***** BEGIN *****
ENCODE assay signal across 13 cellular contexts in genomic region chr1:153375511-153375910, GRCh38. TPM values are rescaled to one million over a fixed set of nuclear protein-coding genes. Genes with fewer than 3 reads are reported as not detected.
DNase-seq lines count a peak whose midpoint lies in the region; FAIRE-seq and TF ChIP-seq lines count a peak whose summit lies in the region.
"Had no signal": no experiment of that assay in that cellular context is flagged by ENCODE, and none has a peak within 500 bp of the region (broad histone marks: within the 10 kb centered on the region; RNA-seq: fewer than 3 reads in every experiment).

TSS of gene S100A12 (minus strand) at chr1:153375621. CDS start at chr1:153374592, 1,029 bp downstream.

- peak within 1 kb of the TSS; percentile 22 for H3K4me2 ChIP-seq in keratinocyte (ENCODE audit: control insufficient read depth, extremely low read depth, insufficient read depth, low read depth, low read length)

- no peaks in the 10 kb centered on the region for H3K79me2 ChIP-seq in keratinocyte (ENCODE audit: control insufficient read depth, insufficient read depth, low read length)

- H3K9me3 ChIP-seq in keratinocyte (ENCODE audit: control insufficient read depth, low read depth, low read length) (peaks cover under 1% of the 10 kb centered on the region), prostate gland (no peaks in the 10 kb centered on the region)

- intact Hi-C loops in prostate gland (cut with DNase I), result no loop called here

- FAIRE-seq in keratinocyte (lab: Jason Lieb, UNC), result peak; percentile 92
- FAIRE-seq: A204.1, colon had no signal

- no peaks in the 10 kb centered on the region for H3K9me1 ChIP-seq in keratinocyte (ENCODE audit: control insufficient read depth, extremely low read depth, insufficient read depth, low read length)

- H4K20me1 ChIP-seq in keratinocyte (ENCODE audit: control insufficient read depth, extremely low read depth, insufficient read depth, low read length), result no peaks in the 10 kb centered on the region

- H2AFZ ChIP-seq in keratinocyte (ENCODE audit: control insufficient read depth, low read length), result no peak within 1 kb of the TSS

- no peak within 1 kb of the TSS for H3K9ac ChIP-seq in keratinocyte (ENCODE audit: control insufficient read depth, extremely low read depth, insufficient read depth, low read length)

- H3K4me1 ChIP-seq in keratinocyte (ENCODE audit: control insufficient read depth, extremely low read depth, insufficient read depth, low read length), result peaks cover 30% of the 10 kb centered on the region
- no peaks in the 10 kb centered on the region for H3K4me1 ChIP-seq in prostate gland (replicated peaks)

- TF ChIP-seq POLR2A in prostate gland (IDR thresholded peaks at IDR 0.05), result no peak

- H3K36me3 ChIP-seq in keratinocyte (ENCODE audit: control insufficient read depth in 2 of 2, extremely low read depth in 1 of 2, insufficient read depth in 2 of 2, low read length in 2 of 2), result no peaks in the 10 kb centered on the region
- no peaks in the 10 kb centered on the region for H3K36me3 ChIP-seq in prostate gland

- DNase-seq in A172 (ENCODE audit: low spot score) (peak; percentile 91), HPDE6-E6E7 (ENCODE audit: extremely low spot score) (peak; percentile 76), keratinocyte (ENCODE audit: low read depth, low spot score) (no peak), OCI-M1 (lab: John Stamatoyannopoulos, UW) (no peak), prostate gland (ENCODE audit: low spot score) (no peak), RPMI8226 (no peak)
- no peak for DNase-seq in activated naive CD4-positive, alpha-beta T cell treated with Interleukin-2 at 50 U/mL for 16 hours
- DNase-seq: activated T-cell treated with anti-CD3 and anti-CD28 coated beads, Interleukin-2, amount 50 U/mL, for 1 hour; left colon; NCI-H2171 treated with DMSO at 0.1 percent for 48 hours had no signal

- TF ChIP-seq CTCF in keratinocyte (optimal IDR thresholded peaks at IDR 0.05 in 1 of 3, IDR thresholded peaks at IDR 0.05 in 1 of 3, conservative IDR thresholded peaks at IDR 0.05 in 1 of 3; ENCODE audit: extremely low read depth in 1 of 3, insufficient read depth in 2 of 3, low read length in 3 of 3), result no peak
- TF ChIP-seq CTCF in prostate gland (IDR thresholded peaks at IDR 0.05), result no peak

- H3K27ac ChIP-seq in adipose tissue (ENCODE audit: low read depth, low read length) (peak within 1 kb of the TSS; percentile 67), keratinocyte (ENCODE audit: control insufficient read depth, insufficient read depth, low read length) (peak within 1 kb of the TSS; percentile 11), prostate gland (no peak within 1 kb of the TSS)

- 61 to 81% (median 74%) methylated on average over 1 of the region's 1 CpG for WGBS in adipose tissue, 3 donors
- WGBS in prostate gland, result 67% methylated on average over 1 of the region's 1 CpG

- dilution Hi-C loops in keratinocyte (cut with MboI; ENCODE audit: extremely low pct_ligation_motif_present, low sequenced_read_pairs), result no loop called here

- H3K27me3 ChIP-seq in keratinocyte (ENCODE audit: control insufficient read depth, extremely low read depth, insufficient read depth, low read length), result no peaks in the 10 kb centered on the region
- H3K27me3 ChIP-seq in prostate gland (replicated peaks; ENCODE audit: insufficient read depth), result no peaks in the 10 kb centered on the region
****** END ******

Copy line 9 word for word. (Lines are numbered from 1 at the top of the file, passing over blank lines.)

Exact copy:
- FAIRE-seq in keratinocyte (lab: Jason Lieb, UNC), result peak; percentile 92